• The traffic flow module 206 can direct incoming traffic 210 to one of a plurality of out interfaces 212 and 214 based on the preferred route associated with the LMP of the destination address. The traffic flow module 206 can include a queue 216 for temporarily holding network packets. The queue 216 can be a first in, first out queue. Network packets may be placed in queue 216 when there is a delay in forwarding the network packet to the next hop, such as when the appropriate out interface 212 or 214 is congested, or when an LMP is not currently in the routing cache 204 requiring a look-up in the full routing table 202. When the queue is full, adding an additional network packet to the queue can cause a packet to be dropped. In another embodiment, the packet may be dropped when the LMP is not in the routing cache 204.
  • In yet another embodiment, when the LMP is not in the routing cache 204, the traffic flow module 206 can forward the network packet to the intermediary module 208. The intermediary module 208 can have relatively fast access to the full routing table 202. When the intermediary module 208 receives a network packet from traffic flow module 206, the intermediary module 208 can route the network packet based on the preferred route associated with the LMP in the full routing table 202.
  • FIG. 3 is a flow diagram illustrating an exemplary method for routing traffic utilizing a routing cache. At 302, a network packet can be received. The network packet can include a destination address. At 304, the destination address can be compared to the prefixes stored in the routing cache.
  • When a prefix matching the destination address is not found in the routing cache, the network packet can be placed in the queue, as illustrated at 306. At 308, the destination address can be compared to the prefixes in the full routing table to find an LMP corresponding to the destination address, and, at 310, the LMP can be copied from the full routing table to the routing cache. At 312, a set of additional prefixes can be copied from the full routing table to the routing cache. The set of additional prefixes can include sub-prefixes of the LMP. For example, if the full routing table includes the prefix 12.5/16 and 12.5.1/24, then 12.5.1/24 can be a sub-prefix of 12.5/16 and can be copied to the routing cache along with 12.5/16. At 314, the network packet can be removed from the queue and forwarded to the next hop based on the preferred routing information associated with the LMP. At 302, another network packet can be received.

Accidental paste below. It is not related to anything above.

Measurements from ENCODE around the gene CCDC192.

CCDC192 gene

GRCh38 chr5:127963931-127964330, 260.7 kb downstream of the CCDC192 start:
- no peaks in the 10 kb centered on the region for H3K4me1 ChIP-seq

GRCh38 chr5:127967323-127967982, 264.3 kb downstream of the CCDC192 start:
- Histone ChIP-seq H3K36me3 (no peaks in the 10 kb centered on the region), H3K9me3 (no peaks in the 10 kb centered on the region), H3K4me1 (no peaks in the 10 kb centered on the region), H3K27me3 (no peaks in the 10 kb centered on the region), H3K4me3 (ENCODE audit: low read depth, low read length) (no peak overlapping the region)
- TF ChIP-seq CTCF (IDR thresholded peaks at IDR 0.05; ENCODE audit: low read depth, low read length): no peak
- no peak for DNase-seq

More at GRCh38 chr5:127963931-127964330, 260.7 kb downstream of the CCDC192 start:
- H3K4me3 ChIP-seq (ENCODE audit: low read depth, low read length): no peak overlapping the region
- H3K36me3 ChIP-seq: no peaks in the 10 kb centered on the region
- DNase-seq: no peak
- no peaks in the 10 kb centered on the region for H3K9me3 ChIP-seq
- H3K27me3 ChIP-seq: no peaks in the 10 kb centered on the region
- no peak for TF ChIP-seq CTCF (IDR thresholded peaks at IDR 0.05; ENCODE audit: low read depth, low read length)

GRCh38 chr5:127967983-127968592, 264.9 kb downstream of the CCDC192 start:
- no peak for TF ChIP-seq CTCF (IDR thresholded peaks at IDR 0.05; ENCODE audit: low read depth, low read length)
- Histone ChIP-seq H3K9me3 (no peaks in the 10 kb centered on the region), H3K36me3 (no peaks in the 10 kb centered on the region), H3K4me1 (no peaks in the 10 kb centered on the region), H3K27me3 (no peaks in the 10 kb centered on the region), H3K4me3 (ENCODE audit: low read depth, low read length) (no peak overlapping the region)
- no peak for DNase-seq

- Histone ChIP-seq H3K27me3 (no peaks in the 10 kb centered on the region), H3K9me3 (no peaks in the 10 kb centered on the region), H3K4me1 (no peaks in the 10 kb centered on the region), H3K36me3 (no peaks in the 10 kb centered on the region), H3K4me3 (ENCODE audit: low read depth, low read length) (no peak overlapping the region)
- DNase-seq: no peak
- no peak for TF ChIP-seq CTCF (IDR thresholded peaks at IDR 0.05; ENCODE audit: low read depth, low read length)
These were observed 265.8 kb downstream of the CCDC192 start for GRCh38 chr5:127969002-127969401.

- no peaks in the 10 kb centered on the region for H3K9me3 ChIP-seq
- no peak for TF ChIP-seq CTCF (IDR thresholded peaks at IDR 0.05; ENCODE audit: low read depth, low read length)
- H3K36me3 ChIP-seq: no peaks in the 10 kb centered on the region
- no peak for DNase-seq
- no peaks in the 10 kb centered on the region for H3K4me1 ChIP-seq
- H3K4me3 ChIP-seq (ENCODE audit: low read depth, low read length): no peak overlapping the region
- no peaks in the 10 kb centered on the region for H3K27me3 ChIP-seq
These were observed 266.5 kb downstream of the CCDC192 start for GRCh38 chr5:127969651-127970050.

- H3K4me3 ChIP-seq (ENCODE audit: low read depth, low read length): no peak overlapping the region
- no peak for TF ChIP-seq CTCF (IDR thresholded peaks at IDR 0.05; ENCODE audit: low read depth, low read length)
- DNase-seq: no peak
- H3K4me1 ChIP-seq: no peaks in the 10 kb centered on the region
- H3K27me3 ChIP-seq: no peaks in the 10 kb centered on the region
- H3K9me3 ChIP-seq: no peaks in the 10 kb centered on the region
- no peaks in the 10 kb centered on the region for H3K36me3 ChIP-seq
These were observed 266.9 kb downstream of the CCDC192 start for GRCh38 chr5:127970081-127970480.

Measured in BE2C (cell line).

• In an exemplary embodiment, the set of additional prefixes can include every sub-prefix of the LMP. In another embodiment, the set of additional prefixes can include only those sub-prefixes associated with an output port different from the output port associated with the LMP. For example, the full routing table can include the prefix 12.5/16 and the sub-prefixes 12.5.1/24 and 12.5.2/24. 12.5/16 and 12.5.2/24 can be associated with output port 1, and 12.5.1/24 can be associated with output port 2. When the prefix 12.5/16 is the LMP, only the preferred route for 12.5/16 and 12.5.1/24 can be copied to the routing cache.
  • In a further embodiment, the set of additional prefixes can include one or more special-purpose prefixes that are sub-prefixes of the LMP, and that can instruct the traffic flow module to check the full routing table for the preferred router. In this way, the special-purpose prefix can represent all multiple sub-prefixes, even if the sub-prefixes are associated with different output ports, thereby reducing the number of sub-prefixes copied to the routing cache. For example, the full routing table can include the LMP 12/8 and the sub-prefixes 12.5/16, 12.5.1/24, and 12.5.2/24. A special-purpose prefix 12.5/16 instructing a look-up on the full routing table can be placed in the routing cache along with the LMP 12/8. When a second packet having a destination address of 12.5.2.156 arrives, the traffic flow module can check the routing cache. The LMP in the routing cache for the second packet can be the special-purpose prefix 12.5/16, and the traffic flow module can check the full routing table for the preferred route. The preferred route for the sub-prefix 12.5.2/24 can be copied into the routing cache. Subsequent packets destined for the 12.5.2/24 sub-prefix can match the 12.5.2/24 sub-prefix in the routing cache and may not require looking in the full routing table.
  • In yet another embodiment, multiple contiguous prefixes in the cache that are associated with the same output port can be merged into a single super-prefix. For example, the full routing table can include the LMP 12.5/16 associated with output port 1 and the sub-prefixes 12.5.2/24 and 12.5.3/24 associated with an output port 2. The sub-prefixes 12.5.2/24 and 12.5.3/24 may have the same next hop or output port but different down-stream routes, causing them to be separate in the full routing table. When the LMP 12.5/16 is copied to the routing cache, the sub-prefixes 12.5.2/24 and 12.5.3/24 can be combined into a super-prefix 12.5.2/23 associated with output port 2 and the super-prefix can be copied into the routing cache.